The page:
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Entertainment

Review: Hyperspace - a heartwarming and emotional nostalgic trip back to the 90s

Public Interest Journalism funded through NZ On Air

Hyperspace is a nostalgic roller coaster that took me right back to my childhood - the 90s.

It was as if all my favourite 90s dance movies were compiled into one and brought to life on stage, but the New Zealand version. I had an inkling that the show was about aerobics, but never expected to laugh as hard or cry from the emotional plot and characters.

Only an amazing show and engaging script can evoke such an emotional response from its audience. I was hooked as soon as I walked into the theatre and Bobby Brown was playing - the playlist matched the energy of the choreography and the essence throughout the show.

Written by Albert Belz (Ngāti Porou, Ngā Puhi, Ngāti Pokai), directed by Tainui Tukiwaho (Te Arawa, Tūhoe, Whakatōhea, Ngāti Tūwharetoa) and choreographed by Jack Gray (Ngāti Porou, Ngāti Kahungunu, Ngāpuhi, Te Rarawa), this powerful combination created a world engulfed in Kiwi humour and New Zealand authenticity with its plot, dialogue and nuances.

Set in Aotearoa in 1990, it was easy to immerse myself in the world of Natalie Te Rehua (Te Ao O Hinepehinga).

Natalie loves to dance more than life itself and is a go big or go home type of character.

Everything she does is about dance and she has a knack for pissing people off - including her previous Manager at McDonalds.

She would give her “tears, blood and snots” to get into dance school, she says. However, when she doesn’t get accepted, she still finds a way to dance by instructing dance classes at the local gym: Hyperspace Fitness Centre.

In a twist of events, or with her best friend Hiona Mohi (Te Ao o Hinepehinga) twisting her arm, Natalie finds herself competing in the New Zealand Aerobics Championship.

Initially, she scoffs at the idea and laughs at aerobics. But when there’s $10,000 up for grabs for the winner, she agrees. Natalie expects to win because of her go big or go home energy.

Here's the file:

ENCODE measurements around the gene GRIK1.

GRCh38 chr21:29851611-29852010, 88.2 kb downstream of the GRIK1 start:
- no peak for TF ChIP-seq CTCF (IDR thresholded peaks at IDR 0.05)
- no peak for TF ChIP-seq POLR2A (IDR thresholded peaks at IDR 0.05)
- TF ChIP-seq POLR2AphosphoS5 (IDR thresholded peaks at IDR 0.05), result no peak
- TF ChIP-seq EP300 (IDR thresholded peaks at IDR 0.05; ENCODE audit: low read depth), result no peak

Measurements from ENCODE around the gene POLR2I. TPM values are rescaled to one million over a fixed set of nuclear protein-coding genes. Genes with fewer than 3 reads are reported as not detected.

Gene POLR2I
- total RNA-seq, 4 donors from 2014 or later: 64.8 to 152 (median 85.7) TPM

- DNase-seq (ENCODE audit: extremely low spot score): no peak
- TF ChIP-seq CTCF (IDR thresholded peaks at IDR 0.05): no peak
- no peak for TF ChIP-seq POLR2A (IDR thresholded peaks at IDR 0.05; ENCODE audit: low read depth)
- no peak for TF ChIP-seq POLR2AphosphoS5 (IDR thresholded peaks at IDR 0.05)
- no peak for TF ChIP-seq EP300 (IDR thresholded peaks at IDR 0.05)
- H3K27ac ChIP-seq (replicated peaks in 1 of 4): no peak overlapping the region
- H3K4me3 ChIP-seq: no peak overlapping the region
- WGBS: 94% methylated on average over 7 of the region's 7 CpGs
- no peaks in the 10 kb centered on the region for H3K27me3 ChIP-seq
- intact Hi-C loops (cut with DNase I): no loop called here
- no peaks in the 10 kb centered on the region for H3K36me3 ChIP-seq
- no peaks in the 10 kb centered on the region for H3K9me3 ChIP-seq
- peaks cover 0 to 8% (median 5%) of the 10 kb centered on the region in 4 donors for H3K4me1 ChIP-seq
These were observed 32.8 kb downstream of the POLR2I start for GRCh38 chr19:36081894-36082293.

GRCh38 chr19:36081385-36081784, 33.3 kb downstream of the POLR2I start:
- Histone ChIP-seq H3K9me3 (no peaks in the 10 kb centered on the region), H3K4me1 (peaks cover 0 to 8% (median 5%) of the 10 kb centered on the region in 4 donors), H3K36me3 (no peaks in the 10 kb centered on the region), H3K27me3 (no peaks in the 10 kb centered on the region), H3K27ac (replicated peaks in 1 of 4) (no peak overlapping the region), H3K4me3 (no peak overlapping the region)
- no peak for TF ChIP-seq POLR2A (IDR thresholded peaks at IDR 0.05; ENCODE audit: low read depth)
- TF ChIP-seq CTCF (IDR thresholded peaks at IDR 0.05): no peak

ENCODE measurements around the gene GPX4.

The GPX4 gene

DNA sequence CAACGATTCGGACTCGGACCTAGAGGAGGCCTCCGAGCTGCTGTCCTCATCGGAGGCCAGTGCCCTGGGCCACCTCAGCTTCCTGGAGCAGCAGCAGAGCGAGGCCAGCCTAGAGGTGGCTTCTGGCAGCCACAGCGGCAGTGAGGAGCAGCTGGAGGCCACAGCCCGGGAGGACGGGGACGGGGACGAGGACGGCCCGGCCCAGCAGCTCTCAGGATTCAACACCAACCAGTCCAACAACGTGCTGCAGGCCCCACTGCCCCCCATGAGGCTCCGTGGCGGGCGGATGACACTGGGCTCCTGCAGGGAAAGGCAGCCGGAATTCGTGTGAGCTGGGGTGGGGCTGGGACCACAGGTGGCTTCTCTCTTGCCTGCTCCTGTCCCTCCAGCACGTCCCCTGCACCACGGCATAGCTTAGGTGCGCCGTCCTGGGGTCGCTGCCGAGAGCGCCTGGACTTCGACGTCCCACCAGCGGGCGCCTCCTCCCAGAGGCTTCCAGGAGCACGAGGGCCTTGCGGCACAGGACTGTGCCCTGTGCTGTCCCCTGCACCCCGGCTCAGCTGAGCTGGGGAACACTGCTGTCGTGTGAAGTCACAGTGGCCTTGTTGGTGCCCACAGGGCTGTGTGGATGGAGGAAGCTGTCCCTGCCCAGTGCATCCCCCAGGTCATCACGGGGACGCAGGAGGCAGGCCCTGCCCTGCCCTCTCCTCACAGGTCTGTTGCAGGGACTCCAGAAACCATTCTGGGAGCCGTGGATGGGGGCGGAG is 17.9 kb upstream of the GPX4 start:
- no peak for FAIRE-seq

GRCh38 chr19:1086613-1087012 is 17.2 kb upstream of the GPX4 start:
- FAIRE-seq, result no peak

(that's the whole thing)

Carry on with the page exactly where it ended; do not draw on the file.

She can’t do it alone and has to partner up with haka queen Tawahi Patai (Kruze Tangira).

Māori storytelling and the need for more

Tawhai and Natalie butt heads when they first meet. As they develop into friends, the chemistry and banter are a big part of the laughs and cries for me.

Tawhai is another amazing dancer and despite his diva antics, he and Natalie share a similar journey when pursuing their love for dance.

There is a part where the two share a deep and meaningful moment that makes me realise that while it’s a comedy, there are tender moments like this throughout the play.

The reference to Kiwi soap Gloss was before my time, as Days of Our Lives was the it soap drama when I was growing up. However, I could understand the hype around the drama, the infidelity and the betrayal.

Ironically, this foreshadowed parts throughout the play of emotion, delving beyond the dancing, the leotards and surface drama. It’s more than the National Aerobics Championships when Natalie has a secret that only her brother Sonny knows about.

This secret could cost Natalie everything and the play dances around this, keeping the audience on their toes.

The collaboration between Auckland Theatre Company and Te Pou Theatre is a collaboration I never knew I needed. It’s a formula for creative success; especially given the platform to enhance Māori storytelling and one I’d loved to see more of, given the exceptional acting, dialogue and dancing.

Everything was top-tier. The show was so good I went to watch it twice - this time with my best friend. The experience was equally engaging, if not better. I connected to the plot, the characters and the themes. I laughed just as hard at the Kiwi-Māori humour as much as I cried in the tender moments of vulnerability.

Hyperspace is showing at the ASB Waterfront Theatre until Saturday, February 24.

For ticket information, visit: Auckland Theatre Company

Public Interest Journalism